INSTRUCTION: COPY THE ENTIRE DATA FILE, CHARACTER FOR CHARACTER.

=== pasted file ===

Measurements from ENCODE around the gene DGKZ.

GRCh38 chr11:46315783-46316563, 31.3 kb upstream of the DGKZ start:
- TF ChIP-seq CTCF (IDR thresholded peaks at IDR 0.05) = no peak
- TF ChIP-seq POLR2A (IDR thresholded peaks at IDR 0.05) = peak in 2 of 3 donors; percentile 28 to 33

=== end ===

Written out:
Measurements from ENCODE around the gene DGKZ.

GRCh38 chr11:46315783-46316563, 31.3 kb upstream of the DGKZ start:
- TF ChIP-seq CTCF (IDR thresholded peaks at IDR 0.05) = no peak
- TF ChIP-seq POLR2A (IDR thresholded peaks at IDR 0.05) = peak in 2 of 3 donors; percentile 28 to 33